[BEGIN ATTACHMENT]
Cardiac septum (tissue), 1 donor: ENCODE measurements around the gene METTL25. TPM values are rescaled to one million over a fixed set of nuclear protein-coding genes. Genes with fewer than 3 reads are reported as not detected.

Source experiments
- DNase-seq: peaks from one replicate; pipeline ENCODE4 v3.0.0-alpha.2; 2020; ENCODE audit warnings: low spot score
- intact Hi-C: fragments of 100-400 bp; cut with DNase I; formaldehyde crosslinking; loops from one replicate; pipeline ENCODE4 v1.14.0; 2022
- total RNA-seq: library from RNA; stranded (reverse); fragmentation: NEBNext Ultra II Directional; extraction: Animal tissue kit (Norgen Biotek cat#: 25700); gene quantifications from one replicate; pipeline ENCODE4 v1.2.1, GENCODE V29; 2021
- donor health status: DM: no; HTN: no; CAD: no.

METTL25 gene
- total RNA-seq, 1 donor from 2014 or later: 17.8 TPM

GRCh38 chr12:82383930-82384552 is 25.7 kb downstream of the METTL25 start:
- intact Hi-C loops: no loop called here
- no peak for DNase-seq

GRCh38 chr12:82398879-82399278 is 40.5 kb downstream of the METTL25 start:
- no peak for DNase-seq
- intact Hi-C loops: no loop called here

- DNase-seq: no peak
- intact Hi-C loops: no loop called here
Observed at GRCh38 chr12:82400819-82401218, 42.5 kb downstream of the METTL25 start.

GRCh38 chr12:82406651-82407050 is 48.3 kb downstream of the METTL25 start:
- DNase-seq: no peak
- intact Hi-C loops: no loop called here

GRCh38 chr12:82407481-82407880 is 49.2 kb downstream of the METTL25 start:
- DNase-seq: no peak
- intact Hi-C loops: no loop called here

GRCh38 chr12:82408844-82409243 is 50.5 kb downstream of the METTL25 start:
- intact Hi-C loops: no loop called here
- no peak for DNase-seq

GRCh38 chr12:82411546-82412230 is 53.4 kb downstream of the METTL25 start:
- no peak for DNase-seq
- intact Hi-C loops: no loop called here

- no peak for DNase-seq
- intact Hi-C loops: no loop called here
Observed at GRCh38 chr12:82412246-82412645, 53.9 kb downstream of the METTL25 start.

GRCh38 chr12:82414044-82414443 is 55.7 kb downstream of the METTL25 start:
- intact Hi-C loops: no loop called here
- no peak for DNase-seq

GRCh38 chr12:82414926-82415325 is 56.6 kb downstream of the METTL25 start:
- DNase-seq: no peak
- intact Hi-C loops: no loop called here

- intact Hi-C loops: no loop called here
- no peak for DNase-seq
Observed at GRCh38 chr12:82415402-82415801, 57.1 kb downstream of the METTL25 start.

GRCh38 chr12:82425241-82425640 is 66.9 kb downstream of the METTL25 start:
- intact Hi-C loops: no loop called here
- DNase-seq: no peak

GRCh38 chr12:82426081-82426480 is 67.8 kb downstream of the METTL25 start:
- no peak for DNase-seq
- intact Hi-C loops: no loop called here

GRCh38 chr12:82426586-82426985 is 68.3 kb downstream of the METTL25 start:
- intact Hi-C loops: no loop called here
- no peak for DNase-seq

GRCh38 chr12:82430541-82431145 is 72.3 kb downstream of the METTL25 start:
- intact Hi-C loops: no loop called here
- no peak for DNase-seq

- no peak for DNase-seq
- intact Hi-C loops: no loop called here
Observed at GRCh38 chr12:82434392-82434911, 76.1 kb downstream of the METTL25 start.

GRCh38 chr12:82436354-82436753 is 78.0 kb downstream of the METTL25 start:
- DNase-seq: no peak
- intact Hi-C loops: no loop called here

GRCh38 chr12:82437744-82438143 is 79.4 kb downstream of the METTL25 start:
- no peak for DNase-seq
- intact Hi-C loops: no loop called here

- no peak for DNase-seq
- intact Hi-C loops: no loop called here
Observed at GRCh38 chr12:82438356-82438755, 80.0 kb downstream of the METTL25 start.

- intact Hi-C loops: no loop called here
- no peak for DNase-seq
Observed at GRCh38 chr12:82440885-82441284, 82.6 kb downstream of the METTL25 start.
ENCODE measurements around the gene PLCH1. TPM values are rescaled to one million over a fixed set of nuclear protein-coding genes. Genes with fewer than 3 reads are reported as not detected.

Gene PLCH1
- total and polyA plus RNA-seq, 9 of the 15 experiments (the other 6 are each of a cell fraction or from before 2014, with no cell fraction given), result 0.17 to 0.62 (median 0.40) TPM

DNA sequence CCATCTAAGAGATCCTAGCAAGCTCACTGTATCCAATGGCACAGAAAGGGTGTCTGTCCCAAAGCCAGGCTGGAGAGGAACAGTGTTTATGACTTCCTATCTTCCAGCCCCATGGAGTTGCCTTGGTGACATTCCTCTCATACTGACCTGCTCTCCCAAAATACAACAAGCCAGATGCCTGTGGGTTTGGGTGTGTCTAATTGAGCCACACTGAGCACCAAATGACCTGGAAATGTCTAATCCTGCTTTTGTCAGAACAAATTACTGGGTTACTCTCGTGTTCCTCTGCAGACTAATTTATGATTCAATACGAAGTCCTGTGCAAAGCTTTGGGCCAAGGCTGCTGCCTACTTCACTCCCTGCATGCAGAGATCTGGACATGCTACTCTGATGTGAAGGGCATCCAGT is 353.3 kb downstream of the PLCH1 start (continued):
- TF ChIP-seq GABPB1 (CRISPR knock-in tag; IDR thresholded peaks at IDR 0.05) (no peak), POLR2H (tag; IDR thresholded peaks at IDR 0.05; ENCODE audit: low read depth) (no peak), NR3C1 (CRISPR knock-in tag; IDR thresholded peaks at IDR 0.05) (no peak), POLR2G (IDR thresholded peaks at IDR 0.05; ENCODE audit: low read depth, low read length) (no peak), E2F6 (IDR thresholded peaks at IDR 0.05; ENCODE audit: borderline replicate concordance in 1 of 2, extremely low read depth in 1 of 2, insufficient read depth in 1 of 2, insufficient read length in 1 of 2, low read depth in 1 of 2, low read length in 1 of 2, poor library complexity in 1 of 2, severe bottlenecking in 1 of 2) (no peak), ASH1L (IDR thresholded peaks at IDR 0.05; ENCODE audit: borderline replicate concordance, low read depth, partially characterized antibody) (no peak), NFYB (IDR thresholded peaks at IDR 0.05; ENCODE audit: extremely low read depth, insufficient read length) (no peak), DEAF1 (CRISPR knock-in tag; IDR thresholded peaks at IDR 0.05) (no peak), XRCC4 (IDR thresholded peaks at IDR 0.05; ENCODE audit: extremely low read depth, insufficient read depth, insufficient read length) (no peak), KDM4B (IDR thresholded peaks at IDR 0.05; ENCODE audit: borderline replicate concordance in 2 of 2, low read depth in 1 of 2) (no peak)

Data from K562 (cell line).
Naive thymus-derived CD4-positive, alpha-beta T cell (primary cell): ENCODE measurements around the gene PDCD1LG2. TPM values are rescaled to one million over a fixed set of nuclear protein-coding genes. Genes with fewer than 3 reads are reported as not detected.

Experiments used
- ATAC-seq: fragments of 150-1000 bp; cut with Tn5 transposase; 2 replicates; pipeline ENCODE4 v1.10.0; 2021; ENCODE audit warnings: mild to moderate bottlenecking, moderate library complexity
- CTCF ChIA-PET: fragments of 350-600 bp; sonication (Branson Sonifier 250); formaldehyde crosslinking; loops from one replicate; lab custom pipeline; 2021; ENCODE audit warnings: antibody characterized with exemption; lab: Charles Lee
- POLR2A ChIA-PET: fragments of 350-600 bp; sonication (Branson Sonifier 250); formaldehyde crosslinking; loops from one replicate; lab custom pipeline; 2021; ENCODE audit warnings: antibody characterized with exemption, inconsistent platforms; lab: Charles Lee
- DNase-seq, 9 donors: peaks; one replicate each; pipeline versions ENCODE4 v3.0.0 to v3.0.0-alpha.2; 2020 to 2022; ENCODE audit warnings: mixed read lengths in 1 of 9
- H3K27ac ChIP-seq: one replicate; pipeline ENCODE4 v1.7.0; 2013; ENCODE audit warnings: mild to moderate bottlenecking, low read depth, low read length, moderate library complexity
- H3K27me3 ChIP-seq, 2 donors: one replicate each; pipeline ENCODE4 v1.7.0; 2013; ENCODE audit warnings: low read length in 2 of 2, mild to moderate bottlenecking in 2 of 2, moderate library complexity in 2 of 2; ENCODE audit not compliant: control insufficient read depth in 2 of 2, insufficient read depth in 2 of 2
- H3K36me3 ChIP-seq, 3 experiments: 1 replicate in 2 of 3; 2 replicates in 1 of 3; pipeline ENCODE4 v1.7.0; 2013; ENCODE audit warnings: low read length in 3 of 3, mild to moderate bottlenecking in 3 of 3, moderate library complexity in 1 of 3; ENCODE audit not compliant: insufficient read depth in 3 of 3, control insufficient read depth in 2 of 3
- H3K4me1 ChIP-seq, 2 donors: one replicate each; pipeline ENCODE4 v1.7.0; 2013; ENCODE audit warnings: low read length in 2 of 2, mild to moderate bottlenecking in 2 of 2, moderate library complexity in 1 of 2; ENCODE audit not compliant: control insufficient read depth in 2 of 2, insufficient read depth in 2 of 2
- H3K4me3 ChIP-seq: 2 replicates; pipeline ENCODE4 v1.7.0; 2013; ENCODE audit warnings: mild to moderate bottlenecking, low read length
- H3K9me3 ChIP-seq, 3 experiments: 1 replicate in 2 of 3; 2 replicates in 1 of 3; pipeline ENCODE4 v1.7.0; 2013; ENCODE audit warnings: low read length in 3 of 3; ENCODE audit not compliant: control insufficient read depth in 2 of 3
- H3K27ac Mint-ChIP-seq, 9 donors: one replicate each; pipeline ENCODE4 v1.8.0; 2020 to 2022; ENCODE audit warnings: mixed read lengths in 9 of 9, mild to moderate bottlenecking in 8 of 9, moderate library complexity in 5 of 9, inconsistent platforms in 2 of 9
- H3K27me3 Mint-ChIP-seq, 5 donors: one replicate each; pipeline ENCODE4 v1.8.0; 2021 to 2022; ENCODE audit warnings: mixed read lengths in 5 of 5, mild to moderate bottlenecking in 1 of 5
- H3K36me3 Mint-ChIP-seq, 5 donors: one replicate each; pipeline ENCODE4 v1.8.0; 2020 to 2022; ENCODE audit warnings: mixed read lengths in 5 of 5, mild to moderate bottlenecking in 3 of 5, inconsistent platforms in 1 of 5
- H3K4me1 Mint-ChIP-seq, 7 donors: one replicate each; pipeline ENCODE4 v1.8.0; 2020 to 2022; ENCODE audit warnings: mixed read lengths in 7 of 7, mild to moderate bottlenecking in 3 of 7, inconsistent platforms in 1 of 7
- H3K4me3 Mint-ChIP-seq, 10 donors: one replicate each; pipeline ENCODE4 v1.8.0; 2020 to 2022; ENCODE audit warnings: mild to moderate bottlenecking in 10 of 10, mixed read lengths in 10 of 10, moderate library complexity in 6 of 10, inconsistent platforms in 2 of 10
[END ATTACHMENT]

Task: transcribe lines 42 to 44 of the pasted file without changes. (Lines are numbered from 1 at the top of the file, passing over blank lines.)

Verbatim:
GRCh38 chr12:82425241-82425640 is 66.9 kb downstream of the METTL25 start:
- intact Hi-C loops: no loop called here
- DNase-seq: no peak